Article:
Bob Mould is a man with a long and storied career, first in iconic eighties punk act Hüsker Dü (QRO spotlight on), then solo, then fronting his own successful nineties alt-rock trio Sugar, and then back to solo (but with a band behind him). He even chronicled it all in his own autobiography, See a Little Light (QRO review). Two years ago Mould made his first move into reviving older material, in this day & age of revivals, by playing the twentieth anniversary of Sugar’s seminal Copper Blue (QRO live review), as well as releasing a deluxe edition of the record (QRO review). Now it’s twenty-five years since his first post-Hüsker release, Workbook, and in addition to its own deluxe edition (QRO review), Mould is playing the album live, as he came to New York’s City Winery for two nights, Friday & Saturday, March 7th & 8th.
Workbook was a solo acoustic record, and to play its anniversary in New York Mould picked a very appropriate venue, City Winery (QRO venue review). A restaurant as well as winery and concert venue, City Winery is much more suited for your singer-songwriter performances, with an audience seated around tables, enjoying dinner and, yes, wine. However, Mould was still playing electric, and with a ‘backing band’ of his regular bassist Jason Narducy (also of Split Single), as well as cellist Alison Chesley (Helen Money) – unfortunately no regular drummer Jon Wurster (also of Superchunk), but this wasn’t an album or a show that need a drummer.
Going electric changed the nature of the Workbook songs, making for an experience that wasn’t just like putting the CD on your stereo. Opening instrumental “Sunspots” might have lost some of the acoustic intricacies, but other pieces such as singles “See a Little Light” and “Poison Years” gained power. Of course, you knew those songs, Mould live staples, were going to be great; what was a particular draw was to see and hear numbers that he rarely plays live, such as “Sunspots”, the following “Wishing Well”, and especially “Brasilia Crossed With Trenton”, which gained not only power but also a haunt.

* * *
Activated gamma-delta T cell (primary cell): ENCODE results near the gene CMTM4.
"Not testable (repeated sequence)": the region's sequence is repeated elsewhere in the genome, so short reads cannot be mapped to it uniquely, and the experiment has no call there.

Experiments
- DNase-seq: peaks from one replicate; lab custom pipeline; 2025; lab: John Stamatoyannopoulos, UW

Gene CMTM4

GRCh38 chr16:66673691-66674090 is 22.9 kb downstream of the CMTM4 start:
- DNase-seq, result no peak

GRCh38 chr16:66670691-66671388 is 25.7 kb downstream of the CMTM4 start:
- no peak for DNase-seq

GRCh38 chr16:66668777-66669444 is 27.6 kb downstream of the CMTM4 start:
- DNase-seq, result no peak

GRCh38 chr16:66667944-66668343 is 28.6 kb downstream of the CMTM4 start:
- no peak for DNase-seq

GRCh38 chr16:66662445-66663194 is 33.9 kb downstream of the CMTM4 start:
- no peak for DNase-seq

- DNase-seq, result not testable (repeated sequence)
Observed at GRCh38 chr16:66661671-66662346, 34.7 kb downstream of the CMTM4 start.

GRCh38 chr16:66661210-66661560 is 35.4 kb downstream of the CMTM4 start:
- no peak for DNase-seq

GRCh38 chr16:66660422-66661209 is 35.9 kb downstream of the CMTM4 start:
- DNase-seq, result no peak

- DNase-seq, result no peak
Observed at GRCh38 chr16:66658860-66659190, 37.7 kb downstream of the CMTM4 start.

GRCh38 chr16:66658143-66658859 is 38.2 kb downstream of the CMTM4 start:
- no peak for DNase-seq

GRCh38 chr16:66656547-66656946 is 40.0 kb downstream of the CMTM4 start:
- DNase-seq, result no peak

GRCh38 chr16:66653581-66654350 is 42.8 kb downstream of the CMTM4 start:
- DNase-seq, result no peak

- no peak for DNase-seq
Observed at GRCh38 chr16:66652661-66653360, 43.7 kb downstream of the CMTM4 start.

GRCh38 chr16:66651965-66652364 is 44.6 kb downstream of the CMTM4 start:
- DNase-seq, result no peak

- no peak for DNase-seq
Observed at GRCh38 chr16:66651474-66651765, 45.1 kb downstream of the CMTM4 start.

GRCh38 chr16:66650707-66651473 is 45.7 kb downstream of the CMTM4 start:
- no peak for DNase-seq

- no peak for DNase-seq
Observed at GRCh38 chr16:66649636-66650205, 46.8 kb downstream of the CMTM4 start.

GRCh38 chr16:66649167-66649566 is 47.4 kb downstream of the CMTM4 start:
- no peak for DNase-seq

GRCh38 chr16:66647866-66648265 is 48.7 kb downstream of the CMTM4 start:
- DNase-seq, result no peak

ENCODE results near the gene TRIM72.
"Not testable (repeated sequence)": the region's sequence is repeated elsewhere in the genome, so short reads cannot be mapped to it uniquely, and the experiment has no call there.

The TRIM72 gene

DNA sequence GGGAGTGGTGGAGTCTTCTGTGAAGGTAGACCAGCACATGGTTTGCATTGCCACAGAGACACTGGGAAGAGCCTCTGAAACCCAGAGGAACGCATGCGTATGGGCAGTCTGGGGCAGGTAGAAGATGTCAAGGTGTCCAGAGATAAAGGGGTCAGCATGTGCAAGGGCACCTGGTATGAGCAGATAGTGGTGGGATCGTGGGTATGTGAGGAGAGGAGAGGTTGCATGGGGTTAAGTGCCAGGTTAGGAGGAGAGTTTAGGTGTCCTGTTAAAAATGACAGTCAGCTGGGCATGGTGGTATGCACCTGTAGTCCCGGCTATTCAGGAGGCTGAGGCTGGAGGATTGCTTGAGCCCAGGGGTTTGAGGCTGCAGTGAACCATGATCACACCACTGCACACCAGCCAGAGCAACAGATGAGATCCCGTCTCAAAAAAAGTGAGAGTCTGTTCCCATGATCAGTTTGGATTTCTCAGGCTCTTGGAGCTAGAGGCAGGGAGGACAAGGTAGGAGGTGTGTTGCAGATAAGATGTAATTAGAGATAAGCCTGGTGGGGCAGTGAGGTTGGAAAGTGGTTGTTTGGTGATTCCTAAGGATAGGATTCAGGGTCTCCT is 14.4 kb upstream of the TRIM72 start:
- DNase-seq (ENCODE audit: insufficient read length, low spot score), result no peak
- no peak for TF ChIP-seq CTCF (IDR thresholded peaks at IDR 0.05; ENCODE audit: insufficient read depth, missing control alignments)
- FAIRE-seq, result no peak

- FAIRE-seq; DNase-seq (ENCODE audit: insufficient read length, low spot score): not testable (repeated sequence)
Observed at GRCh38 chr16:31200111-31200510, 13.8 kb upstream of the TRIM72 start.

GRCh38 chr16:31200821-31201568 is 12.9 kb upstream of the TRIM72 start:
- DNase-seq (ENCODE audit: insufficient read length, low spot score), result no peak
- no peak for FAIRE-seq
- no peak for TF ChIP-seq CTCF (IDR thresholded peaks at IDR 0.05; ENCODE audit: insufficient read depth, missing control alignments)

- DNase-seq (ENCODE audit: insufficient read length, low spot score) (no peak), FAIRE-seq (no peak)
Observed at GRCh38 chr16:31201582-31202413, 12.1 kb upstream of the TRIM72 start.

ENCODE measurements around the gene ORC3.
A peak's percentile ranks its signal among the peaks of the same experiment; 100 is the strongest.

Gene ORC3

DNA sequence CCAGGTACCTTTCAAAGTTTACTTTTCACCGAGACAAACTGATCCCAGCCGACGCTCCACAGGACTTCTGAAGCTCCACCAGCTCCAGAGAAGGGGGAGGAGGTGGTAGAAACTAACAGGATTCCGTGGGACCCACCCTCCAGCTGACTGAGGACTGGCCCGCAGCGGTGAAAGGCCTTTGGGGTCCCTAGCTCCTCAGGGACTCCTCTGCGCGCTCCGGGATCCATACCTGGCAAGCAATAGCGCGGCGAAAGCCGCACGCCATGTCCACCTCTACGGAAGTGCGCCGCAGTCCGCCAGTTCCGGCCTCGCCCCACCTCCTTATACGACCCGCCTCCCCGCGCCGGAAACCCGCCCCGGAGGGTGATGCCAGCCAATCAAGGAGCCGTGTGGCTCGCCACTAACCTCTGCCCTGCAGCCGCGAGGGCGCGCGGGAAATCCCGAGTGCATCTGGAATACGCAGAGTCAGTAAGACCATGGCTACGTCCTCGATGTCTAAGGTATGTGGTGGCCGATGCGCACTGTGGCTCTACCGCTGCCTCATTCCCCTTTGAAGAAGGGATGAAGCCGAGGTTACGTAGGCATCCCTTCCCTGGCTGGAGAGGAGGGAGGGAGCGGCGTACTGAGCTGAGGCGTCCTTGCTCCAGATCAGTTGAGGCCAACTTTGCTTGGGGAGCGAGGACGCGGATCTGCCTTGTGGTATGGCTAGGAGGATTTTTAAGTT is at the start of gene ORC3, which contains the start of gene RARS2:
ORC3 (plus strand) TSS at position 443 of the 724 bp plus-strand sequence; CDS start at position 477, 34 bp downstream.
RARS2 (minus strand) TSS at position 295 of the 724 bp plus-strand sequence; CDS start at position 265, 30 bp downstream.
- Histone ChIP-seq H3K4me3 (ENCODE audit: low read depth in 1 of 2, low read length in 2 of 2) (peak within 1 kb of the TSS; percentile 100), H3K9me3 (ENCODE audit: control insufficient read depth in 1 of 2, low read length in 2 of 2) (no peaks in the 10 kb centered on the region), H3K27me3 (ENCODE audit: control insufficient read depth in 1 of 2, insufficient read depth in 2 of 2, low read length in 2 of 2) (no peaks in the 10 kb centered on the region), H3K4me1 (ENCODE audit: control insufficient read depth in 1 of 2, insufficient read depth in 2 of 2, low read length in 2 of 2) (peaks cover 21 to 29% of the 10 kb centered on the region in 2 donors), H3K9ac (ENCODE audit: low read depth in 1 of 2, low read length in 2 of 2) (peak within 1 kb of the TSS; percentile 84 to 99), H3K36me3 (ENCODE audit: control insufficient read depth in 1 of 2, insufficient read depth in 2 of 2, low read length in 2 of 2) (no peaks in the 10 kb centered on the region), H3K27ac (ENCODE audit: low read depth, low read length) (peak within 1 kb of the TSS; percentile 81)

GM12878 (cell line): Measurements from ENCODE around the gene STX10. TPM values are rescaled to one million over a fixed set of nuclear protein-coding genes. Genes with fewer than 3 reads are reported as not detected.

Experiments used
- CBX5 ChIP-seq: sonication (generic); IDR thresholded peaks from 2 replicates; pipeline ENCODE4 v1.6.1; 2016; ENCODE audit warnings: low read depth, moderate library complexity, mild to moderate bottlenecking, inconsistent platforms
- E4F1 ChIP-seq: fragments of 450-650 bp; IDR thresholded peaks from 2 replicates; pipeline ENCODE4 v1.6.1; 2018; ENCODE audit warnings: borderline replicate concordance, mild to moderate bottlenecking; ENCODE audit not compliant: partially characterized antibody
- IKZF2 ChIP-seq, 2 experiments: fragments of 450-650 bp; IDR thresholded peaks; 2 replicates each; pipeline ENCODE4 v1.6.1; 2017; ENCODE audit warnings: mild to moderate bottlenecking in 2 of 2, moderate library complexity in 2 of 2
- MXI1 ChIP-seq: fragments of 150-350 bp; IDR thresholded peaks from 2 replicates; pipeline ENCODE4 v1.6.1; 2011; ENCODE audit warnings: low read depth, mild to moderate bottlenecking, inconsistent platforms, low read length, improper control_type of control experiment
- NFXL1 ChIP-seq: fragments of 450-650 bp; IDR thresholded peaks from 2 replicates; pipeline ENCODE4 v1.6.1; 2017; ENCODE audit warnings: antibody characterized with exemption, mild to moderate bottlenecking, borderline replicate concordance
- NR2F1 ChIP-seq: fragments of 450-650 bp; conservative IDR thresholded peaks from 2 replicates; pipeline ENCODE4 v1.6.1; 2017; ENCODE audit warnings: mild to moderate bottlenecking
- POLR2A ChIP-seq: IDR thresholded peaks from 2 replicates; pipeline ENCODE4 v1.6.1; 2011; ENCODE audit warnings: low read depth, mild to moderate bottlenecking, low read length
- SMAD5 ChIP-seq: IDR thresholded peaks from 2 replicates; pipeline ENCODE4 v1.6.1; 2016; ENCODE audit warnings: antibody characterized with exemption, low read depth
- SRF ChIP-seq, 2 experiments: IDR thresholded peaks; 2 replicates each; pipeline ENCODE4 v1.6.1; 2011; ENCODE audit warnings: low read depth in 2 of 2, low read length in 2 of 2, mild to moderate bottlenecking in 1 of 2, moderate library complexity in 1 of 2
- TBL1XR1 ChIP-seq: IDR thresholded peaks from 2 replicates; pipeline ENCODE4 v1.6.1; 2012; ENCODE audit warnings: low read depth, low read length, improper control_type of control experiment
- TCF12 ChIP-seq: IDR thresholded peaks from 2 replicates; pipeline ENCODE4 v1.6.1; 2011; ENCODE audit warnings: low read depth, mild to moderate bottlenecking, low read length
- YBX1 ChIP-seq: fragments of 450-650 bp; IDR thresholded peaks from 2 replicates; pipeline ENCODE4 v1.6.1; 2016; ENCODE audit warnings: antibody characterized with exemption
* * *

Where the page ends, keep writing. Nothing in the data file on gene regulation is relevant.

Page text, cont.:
However, Mould & co. didn’t play all of Workbook. First, after fourth song “See a Little Light”, they slipped in “Stand Guard” and “Stop Your Crying” from its follow-up, Black Sheets of Rain (that album was electric, so the songs didn’t stand out as much live), and then Hüsker Dü’s “No Reservations” (Dü is still always welcome). They returned to Workbook with “Poison Years”, and breaking up the two singles on the set list did make sense. But then “Brasilia” and “Sinners and Their Repentances” were flipped in order (fine), followed by “Lonely Afternoon” (another piece to gain power), and then… nothing more from Workbook. Okay, the album’s penultimate “Dreaming, I Am” might have been too spacey to do live, and its final number “Whichever Way the Wind Blows” was already electric on record, but no “Compositions For the Young and Old To Sing”?!? In addition to being an amazing song, which he never plays, it would have been perfect for the older audience at City Winery.
Instead, Mould launched into one from his most recent record, Silver Age (QRO review), “The Descent” (okay, naturally going to promote the last album, and fit with the set), and one from District Line (QRO review), “Walls In Time”, that he said, “Should have been on Workbook. I don’t know why it wasn’t…” Then two from Copper Blue, “Helpless” and “Hoover Dam” – awesome pieces, no doubt, but it’s not like he hasn’t been playing them a lot. But they’re still too good to be upset about.
For the encore return, Mould & friends flipped the script even more, doing one of Jason Narducy’s songs, from his old band Verbow. The piece was chronologically fitting (from 1995), and good – maybe if he’d done more of this he could have kept Sugar bassist David Barbe (someone in the crowd asked how “Dave” was, and Mould replied that he assumed they meant David Letterman, as he’d played Letterman the prior night – but someone else did yell out, “Dave Barbe!”). Copper Blue’s “If I Can’t Change Your Mind”, maybe Mould’s most successful song ever (not counting writing the theme song to The Daily Show…), of course came in, and then there was a brand new piece (possibly titled “What Remains”). Mould is releasing Beauty & Ruin on June 3rd, and it was a neat way to shift from the past to the future, by giving the crowd that loved the old stuff a taste of what’s to come.
If you were going to City Winery thinking that you’d hear the Workbook record that you’d loved for the past quarter-century, no, you didn’t get that. Instead, you heard it revived and reformed – along with some other great stuff. City Winery is a venue where Mould could have pulled off acoustic, but this gave the different experience of the original Workbook tour, which was electric. And Bob Mould has so many great songs, of course he couldn’t play exactly what you wanted (but please do “Compositions”…).